Your logo appears everywhere. Staff uniform, business cards, website. If you don’t have the ‘right’ logo, your company likely won’t be taken seriously. Getting the look down is one of the hardest parts of creating a brand, so we’ve made a list to make sure you don’t make the same mistakes as many people have before you.
Not representing your company
Taking a stock illustration and shoving your company name over the top isn’t going to cut it. Having a generic logo which doesn’t fully encompass the ‘feel’ of what you do is a huge mistake. Logos are often the first impression that people get when finding out about your business, so it’s important that you get it right.
Your logo should clearly define what industry you’re in. For example, a dentist might incorporate a tooth into the design. Take it one step further and define what exactly you do in your field – a dentist which specialises in children and families might choose a logo which incorporates a ‘parent’ tooth and a ‘child’ tooth. From a glance at the logo, you are able to infer that the company behind the logo is a dentist’s practice which caters to families.
Your logo should not be an incredibly generic shape or object with pretty colours added. It should be a clear indication of what you’re about, and a rainbow windmill design won’t do you any favours.
The examples below should be avoided at all cost unless it really represents your company. The first one is immediately associated with lawyers, the second with bereavement due to the colours used, the third with a vet or pet company. The last two are so ambiguous and random that by looking at the logo alone, you won’t be able to tell what company it represents.
Use an experienced designer who knows how to communicate the industry and the values your company represents.
Being difficult to read
Your logo will appear everywhere. What looks good on your website may not translate well to leaflets and business cards. It may even be a huge issue when you print onto uniforms for your employees. If you go for embroidered polos, for example, it may become impossible to get the design you were hoping for due to a complicated font.
Any writing in your logo should be clear, legible and preferably sans-serif for ease of reading. On websites, you’ll often find Helvetica, Lato or Open Sans being used, or a variation of them. This is because they’re easy to read on a screen as well as other media. PT Sans and Arial are other popular choices, along with many other amazing fonts.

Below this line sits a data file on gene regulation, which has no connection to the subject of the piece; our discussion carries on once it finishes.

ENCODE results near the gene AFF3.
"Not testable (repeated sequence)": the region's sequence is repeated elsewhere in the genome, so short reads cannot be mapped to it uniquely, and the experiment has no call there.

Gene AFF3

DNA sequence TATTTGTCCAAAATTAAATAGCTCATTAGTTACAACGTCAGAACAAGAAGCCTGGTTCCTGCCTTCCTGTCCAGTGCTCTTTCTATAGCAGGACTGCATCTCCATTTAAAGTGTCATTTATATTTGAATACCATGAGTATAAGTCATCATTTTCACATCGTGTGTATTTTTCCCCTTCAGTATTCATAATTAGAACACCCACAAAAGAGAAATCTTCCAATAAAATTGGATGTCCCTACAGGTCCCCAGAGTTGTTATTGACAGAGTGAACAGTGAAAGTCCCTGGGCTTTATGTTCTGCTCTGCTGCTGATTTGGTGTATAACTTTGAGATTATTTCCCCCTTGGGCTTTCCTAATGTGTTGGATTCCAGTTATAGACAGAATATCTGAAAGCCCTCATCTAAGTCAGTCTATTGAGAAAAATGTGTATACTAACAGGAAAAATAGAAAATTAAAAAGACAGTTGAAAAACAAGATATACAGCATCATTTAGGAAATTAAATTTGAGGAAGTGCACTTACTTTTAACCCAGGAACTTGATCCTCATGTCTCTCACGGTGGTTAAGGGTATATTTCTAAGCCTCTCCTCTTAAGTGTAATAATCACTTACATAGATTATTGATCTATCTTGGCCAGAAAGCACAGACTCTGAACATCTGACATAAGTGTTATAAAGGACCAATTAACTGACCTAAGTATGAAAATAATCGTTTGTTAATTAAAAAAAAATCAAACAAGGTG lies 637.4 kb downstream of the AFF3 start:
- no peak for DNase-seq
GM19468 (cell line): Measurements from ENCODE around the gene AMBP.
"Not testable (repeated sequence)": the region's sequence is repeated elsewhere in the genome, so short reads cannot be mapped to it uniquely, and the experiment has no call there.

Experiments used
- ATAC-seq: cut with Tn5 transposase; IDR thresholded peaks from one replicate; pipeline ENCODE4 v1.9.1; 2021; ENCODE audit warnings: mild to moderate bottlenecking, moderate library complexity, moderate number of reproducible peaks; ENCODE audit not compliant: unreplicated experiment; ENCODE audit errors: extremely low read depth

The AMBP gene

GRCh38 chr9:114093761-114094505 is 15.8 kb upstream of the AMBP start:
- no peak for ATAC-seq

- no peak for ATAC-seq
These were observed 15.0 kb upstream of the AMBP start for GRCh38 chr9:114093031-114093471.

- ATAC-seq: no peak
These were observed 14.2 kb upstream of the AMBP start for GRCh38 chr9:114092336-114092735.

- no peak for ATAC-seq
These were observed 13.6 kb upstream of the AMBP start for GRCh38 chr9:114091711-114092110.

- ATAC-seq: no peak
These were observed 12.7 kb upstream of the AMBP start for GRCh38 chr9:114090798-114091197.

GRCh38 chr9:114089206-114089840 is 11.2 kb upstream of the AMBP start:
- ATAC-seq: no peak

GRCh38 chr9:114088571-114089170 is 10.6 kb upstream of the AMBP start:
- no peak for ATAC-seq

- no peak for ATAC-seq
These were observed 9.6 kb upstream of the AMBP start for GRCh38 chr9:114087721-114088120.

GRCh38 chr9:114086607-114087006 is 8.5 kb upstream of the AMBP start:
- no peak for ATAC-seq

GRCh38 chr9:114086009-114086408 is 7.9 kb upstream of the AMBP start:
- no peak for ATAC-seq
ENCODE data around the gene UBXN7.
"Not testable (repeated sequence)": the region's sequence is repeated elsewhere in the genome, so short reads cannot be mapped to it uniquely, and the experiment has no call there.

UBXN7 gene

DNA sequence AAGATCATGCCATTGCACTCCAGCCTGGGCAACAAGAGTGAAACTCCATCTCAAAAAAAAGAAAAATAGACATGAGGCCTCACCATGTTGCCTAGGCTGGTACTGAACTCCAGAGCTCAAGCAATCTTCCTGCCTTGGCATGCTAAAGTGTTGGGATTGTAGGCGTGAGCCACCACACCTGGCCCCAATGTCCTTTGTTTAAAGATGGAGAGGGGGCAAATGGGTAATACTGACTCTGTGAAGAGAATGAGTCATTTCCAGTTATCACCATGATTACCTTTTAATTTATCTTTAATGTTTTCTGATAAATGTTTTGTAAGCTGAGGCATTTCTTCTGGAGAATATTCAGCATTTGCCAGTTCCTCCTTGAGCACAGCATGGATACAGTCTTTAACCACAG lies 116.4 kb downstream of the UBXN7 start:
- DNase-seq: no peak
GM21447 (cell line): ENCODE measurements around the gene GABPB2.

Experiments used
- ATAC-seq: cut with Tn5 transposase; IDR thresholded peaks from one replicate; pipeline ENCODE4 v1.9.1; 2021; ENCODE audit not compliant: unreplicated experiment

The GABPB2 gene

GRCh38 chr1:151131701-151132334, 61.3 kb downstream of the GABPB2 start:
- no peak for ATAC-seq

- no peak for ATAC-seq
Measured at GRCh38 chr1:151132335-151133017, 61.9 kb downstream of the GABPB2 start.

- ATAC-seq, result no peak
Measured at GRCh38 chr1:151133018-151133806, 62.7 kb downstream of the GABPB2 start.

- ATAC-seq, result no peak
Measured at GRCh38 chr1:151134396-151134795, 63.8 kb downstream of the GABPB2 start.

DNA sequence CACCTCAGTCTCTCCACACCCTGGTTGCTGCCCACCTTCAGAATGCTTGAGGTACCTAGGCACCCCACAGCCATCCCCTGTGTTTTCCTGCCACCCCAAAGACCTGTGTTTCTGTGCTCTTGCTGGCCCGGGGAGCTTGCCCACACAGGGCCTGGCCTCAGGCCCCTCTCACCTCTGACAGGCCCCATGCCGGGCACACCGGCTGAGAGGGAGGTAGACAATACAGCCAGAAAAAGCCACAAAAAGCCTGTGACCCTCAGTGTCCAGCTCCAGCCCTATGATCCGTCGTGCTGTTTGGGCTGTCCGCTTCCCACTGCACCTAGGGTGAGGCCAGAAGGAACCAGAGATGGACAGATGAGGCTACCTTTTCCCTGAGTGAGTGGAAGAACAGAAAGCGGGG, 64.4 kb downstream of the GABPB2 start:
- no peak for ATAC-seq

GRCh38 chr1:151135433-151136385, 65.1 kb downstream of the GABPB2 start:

There are exceptions to this rule but we generally go with simple fonts. These translate well to any size and are generally still legible even in business card sizes.
An example of an awful font to use is ‘Halloween Spider’. Can you imagine printing this on a business card where you only have centimetres of space? You would have to fill up one side with just so your clients could read your company name. This font could work well as part of a Halloween promotion, but leave it alone for everything else!
Visually, your logo should be sleek and pleasing to look at. Aiming for a simple symbol that’s related to your industry is great. Non-offensive and complimentary colours should be used as far as possible and the design itself should be simple. A great rule for checking if your logo is ‘simple’ enough is testing whether it can be printed in grayscale. Bonus points if you can entirely reverse the colours on the images and still easily recognise it.
The plumbing logo is one that we would consider to be overcomplicated. There are so many elements and colours used that it’s busy and overwhelming. They get docked points for having a serif font for their slogan too – imagine polo shirts being embroidered with that?
The WWF logo is clean, simple and timeless. It can be used everywhere at any size and people will still be able to recognise it. It can be reversed, printed in grayscale, flipped and twisted and it will still make sense. Plus, the full version uses a sans serif font too!
Bad choice of colours
If the colours in your logo make your eyes hurt, it’s time for a change. Using complementary colours which are associated with your industry is the best way to go. Gaudy blue and yellow fonts are bad taste at best. At worst it’s unprofessional and clients won’t take you seriously.
Using colour charts, mood boards and lots and lots of research can help you avoid blunders like this. Switching up your colour palette once you’ve got a few things printed isn’t advisable as this can affect your branding negatively, so we recommend being certain about your choices from the beginning.
Using a colour wheel can help you visualise which colours go with which and which combinations should be avoided. That doesn’t mean that blue and yellow shouldn’t go together, though. Choosing complimentary hues of clashing colours can make any combination of colour go together. It’s also great to know where to put them so that they look great together instead of gaudy.
Consulting a professional is always a good idea if you don’t have a background in design. They know how to help you pick colours and come to a final decision about what you want from your logo.